Rome’s “Speaking Ruins” as Inspiration

Piranesi cited Rome's "speaking ruins," along with earlier authors, as inspiration. For later issues of text, Piranesi etched a vignette to illustrate the initial letter. He designed the letter to complement the text, which refers to the “speaking ruins” that had inspired his architectural fantasies: decorated capital letters are commonly referred to as iniziali parlante. Princeton’s copy of the Prima parte contains the only known impression of this print, an important early example of his book design work.


Prima parte di architetture e prospettive inventate ed incise da Giambatista Piranesi. Rome: Nella stamperia di N. e M. Pagliarini librari a Pasquino, 1743

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Rare Books, Department of Special Collections, Princeton University Library

The Prima parte was Piranesi’s first book, published when he was only 23 years old. It had several elements that can distinguish a book from a suite of plates, including a title page, a dedication, a letterpress text, and an imprimatur on its first page. The dedication to Nicola Giobbe, shown here, refers to one of the many collaborators who contributed to the success of Piranesi’s books. Giobbe, a building contractor who had worked on the Trevi Fountain, gave Piranesi access to his library of 12,000 volumes and introduced him to local architects like Nicola Salvi and Luigi Vanvitelli. Piranesi also collaborated with local printers. Because he did not own the necessary equipment to print letterpress, he had the Prima parte’s text set by the Pagliarini brothers.

Fragment of a Latin inscription, 1st–2nd century CE, excavated in Turkey, Seleucia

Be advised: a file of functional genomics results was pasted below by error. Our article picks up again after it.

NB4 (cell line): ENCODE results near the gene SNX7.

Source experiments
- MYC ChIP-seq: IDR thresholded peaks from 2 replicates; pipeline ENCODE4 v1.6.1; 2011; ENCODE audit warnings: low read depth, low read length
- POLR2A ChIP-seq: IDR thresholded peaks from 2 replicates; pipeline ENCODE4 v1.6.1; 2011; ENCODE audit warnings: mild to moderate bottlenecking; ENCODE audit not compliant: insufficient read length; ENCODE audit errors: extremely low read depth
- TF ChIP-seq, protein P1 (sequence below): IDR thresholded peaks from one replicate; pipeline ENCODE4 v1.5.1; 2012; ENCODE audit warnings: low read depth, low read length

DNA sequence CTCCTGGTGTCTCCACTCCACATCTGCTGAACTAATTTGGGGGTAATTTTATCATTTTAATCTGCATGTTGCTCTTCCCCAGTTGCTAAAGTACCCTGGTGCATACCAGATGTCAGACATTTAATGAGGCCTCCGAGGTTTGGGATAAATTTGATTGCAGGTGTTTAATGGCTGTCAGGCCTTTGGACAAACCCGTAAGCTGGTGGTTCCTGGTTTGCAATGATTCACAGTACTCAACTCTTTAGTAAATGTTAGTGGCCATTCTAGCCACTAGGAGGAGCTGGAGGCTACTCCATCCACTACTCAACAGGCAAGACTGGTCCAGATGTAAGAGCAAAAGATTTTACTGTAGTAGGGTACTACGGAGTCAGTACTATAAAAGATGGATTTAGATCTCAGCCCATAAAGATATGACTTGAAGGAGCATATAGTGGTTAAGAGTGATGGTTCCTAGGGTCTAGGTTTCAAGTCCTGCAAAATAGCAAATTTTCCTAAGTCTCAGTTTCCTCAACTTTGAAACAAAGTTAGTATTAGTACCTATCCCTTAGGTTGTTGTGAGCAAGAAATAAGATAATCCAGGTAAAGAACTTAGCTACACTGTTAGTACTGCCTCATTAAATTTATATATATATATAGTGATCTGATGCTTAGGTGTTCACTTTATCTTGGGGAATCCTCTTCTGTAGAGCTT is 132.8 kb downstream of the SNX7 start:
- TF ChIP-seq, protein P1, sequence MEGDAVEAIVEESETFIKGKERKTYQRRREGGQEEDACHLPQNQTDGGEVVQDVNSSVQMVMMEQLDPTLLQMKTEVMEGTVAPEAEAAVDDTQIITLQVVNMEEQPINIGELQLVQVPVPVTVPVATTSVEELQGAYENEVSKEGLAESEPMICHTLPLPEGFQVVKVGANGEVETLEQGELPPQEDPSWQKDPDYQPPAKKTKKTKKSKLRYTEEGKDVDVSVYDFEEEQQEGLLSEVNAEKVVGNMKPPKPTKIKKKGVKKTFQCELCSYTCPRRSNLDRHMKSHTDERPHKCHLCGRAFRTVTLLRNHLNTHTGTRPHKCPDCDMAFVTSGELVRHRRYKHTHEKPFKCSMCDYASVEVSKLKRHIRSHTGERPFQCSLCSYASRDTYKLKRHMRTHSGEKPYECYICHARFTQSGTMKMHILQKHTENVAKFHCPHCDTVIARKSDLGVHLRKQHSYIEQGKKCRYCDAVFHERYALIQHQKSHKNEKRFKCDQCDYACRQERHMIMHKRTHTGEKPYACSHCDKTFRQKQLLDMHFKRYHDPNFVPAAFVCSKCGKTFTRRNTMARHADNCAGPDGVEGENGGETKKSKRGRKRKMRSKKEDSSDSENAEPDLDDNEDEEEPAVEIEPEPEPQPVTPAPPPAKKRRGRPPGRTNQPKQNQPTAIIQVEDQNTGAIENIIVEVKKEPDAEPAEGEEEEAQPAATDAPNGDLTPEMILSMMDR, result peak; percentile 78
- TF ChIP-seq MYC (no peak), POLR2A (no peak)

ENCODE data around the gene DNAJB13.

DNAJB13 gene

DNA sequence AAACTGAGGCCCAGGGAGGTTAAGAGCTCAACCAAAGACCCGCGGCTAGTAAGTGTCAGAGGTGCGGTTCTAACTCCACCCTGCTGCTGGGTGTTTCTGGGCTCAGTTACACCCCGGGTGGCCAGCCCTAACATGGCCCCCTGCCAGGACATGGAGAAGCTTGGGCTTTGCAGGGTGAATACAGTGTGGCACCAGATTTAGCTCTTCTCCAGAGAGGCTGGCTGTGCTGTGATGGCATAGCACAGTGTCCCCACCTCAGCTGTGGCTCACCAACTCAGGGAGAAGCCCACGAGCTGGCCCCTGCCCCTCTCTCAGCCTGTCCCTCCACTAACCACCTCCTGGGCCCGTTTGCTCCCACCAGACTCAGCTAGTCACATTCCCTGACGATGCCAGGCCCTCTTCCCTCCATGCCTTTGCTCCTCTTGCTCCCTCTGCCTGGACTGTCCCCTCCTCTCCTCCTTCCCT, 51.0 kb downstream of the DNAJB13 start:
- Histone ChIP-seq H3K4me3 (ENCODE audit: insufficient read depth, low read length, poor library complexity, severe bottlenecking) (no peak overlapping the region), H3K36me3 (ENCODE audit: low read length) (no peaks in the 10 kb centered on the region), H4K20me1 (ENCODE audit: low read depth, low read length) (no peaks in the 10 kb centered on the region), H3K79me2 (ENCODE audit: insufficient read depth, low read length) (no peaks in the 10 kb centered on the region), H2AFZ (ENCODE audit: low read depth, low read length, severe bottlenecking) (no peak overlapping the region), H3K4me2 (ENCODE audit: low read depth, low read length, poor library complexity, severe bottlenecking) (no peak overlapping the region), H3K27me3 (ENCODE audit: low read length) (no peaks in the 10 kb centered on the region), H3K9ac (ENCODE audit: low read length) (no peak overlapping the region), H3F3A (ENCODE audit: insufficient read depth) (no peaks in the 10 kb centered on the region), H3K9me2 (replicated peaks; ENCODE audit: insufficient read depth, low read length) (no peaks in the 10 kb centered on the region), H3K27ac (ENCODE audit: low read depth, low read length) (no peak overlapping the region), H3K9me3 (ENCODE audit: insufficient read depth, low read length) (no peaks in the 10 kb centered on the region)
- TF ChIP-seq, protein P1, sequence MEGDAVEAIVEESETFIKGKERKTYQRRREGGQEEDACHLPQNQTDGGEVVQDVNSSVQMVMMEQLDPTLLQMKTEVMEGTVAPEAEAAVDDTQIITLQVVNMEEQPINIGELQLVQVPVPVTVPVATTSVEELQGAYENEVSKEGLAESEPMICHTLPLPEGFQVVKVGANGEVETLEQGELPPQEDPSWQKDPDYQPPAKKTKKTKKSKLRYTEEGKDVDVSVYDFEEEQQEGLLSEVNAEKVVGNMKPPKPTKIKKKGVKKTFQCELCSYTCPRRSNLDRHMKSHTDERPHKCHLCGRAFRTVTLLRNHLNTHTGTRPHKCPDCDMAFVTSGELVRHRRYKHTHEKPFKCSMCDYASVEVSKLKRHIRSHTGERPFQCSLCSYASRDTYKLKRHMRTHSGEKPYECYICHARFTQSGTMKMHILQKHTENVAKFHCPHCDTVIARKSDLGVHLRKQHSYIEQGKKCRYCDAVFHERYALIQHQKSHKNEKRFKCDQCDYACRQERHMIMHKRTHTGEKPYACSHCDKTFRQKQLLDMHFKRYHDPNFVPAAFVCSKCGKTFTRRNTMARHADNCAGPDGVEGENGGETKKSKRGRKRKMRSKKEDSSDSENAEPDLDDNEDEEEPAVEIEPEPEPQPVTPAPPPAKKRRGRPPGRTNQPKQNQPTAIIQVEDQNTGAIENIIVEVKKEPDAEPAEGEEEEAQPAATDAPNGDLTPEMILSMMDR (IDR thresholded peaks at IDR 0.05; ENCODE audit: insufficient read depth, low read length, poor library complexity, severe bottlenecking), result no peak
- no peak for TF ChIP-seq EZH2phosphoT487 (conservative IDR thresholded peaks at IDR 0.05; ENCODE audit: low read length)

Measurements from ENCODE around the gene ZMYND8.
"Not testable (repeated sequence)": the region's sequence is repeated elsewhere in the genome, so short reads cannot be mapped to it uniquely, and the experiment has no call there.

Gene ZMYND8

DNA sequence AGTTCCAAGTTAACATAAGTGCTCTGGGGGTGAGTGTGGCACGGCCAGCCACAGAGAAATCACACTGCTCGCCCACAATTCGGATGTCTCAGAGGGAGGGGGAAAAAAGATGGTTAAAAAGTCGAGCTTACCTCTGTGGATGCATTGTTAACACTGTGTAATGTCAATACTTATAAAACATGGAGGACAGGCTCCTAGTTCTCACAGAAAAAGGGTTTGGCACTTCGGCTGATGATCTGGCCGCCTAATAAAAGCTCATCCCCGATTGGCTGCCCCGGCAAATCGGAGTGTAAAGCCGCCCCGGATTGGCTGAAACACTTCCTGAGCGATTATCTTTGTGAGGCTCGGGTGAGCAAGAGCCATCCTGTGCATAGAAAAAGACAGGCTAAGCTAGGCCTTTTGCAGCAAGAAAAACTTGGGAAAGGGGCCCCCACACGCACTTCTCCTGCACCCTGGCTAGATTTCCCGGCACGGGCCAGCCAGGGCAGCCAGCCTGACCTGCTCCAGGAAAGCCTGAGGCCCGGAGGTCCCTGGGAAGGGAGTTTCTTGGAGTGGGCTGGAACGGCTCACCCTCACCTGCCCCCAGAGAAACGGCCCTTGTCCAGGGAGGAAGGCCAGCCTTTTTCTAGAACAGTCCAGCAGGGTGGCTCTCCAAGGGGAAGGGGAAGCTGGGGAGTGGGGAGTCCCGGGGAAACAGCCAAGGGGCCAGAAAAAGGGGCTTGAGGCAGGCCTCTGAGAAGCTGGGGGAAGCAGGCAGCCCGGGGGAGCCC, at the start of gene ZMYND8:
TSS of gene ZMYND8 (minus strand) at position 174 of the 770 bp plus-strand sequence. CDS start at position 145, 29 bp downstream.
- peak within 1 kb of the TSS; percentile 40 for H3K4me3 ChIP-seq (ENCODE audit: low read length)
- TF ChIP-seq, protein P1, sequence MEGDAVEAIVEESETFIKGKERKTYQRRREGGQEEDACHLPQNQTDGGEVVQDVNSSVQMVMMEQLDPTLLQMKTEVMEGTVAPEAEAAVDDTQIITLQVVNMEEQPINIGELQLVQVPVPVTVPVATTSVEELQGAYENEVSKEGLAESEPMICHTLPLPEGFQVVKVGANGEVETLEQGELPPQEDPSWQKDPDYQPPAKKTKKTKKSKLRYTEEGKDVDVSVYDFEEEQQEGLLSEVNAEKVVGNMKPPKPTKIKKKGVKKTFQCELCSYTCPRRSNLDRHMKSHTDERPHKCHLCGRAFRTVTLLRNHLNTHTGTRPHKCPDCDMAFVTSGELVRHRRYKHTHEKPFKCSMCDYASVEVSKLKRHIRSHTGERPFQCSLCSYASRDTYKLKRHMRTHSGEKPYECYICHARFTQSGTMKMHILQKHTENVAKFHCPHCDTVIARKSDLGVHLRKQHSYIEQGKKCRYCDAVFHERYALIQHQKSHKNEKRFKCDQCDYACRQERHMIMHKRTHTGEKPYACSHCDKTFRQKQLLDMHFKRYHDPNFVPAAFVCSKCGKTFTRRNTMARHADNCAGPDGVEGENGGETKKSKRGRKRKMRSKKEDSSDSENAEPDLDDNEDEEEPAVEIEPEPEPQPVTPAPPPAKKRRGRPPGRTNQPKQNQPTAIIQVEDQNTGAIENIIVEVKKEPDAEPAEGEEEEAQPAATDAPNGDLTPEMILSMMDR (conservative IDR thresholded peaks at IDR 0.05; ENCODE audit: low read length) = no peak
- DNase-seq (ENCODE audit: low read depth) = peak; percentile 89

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Princeton University Art Museum, Gift of the Committee for the Excavation of Antioch to Princeton University

In the Prima parte, Piranesi’s dedication to Nicola Giobbe appears as if carved in stone. Piranesi’s works display an interest in historical forms of writing across media. Many of his prints suggest how relief surfaces of various kinds could be used to make words permanent, including through printing matrices. Ancient Roman inscriptions in particular fascinated him, and he often depicted extant fragments, focusing on their material details. He also created his own fictional inscriptions, like the dedication to Giobbe and those in several of his later title pages.



Opere varie di architettura prospettive grotteschi antichità sul gusto degli antichi romani. Rome, 1750 [this copy c. 1761]

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Rare Books, Department of Special Collections, Princeton University Library

Piranesi created the Opere varie to accomplish several tasks. Although copies of this book vary, they usually include prints from the Prima parte, along with other sets of prints that came to be known as the Grotteschi and the Carceri. Piranesi served up this mixed buffet under one title page to unite his various print suites, disparate in their subjects, in a saleable form. If the complex work has a single theme, it is antiquities, a topic that by this point had begun to unify all Piranesi’s interests. In Polanzani’s portrait, Piranesi presides over the Opere varie as an ancient bust merged with a living man. Shown with a book, and with an inscription that identifies him as a Venetian architect, Piranesi had reached a turning point in how he would organize his future work.